Triple talaq: Trauma, trouble and trust deficit | mumbai | Hindustan Times
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Triple talaq: Trauma, trouble and trust deficit

mumbai Updated: Jun 06, 2016 15:38 IST
Aishwarya Iyer
Bharatiya Mahila Muslim Andholan

Salma Khan

Around 50,000 women and men, including 10,000 from Mumbai, have signed a petition to end triple talaq, a practice that allows men to divorce their wives by saying ‘talaq’ (divorce) thrice in a single setting.

The Bharatiya Mahila Muslim Andholan (BMMA), which has sent the petition to the National Commission for Women, said though supporters of triple talaq say the Quran endorses the practice, the book says otherwise.

“In fact, the Quranic method requires a 90-day process of dialogue, reconciliation and mediation before divorce. Women who have been divorced unilaterally are rendered completely helpless, as they have no say in the arbitrary process,” said BMMA founder Noorjehan Safia Niaz.

“We have written to the chairperson of the National Commission for Women to enlist their support to this long-pending demand of Muslim women.”

A survey of 4,710 women across India done by the BMMA showed that 4,333 want triple talaq to be abolished. The survey stated that many men announced divorce in absentia, without giving a reason. “When a marriage happens, there are various witnesses to it, including the Qazi. We are simply asking for a proper procedure,” said Khatoon Shaikh, Maharashtra convenor for the BMMA.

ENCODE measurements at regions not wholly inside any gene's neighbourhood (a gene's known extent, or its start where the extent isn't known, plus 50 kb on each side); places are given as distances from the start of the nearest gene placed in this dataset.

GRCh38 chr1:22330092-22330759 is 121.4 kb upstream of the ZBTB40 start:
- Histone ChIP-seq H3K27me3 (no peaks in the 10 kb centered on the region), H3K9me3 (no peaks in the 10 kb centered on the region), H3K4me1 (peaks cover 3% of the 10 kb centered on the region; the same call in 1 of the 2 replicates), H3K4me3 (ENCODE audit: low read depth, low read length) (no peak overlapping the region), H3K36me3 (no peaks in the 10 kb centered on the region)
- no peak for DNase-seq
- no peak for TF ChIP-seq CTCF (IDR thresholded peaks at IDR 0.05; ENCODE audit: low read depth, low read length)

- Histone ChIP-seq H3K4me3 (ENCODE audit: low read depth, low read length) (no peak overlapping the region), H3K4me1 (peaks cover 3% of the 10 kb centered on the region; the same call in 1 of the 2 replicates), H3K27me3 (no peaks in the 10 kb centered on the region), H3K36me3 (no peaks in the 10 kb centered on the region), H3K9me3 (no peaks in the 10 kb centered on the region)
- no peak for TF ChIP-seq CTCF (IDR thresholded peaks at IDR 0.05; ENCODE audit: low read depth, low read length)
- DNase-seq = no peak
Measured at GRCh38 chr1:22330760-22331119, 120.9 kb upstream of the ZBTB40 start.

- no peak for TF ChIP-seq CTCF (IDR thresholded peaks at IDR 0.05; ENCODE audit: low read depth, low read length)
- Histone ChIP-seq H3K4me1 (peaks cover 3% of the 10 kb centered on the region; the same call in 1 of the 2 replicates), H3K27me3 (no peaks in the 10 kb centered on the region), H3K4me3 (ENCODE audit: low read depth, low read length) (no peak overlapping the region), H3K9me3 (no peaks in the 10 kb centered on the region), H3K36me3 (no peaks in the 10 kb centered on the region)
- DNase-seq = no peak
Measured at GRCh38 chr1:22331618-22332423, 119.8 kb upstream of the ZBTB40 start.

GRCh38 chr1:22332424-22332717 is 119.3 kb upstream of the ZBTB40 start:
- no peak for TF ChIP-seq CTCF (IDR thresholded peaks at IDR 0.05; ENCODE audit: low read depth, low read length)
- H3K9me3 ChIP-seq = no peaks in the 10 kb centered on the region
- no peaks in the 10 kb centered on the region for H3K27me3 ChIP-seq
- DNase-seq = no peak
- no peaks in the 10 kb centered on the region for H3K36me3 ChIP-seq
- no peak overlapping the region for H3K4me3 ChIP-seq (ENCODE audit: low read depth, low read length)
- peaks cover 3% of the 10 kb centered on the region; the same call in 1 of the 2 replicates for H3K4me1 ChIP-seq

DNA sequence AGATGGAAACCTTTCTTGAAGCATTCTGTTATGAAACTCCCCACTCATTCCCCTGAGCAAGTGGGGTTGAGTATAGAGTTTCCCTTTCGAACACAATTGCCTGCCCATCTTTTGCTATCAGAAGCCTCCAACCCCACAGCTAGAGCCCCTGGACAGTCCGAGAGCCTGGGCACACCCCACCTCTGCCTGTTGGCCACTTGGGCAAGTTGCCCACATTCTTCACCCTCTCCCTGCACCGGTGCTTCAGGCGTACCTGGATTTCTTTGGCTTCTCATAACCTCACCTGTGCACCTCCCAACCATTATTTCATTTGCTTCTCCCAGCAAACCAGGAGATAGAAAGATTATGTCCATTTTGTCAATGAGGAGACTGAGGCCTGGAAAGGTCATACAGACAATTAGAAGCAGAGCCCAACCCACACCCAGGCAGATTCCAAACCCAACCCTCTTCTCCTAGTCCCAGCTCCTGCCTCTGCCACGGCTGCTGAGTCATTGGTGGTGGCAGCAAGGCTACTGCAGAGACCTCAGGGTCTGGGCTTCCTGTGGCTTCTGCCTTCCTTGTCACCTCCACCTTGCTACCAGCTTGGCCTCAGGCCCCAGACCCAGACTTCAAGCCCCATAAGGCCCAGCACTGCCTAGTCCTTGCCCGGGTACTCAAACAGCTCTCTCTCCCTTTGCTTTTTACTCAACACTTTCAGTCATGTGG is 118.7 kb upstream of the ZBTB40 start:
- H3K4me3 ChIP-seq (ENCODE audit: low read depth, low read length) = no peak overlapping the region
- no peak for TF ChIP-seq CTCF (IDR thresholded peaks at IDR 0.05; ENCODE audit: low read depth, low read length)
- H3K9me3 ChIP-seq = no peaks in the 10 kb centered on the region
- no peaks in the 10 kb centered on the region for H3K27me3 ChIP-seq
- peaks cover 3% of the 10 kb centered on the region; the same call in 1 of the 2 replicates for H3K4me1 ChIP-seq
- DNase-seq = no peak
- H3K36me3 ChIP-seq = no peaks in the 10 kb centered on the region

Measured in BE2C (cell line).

“When a marriage takes place, there are various witnesses to it including the Qazi. We are simply asking for a proper procedure,” said Khatoon Shaikh, Maharashtra Convenor for BMMA.

“In fact, the Quranic method requires a 90-day process of dialogue, reconciliation and mediation before divorce takes place. Women who have been divorced unilaterally are rendered completely helpless, as they have no say in the arbitrary process,” added Noorjehan Niaz.

HT looks at the stories of some of the women who signed the petition.

Salma Khan

Salma Khan (name changed on request), 20, was shattered when her husband, a gym trainer, pronounced talaq only three months after their marriage in October 2014. Post her marriage, she lived at a 3BHK apartment near Khar with her husband, as her in-laws stayed in Dubai.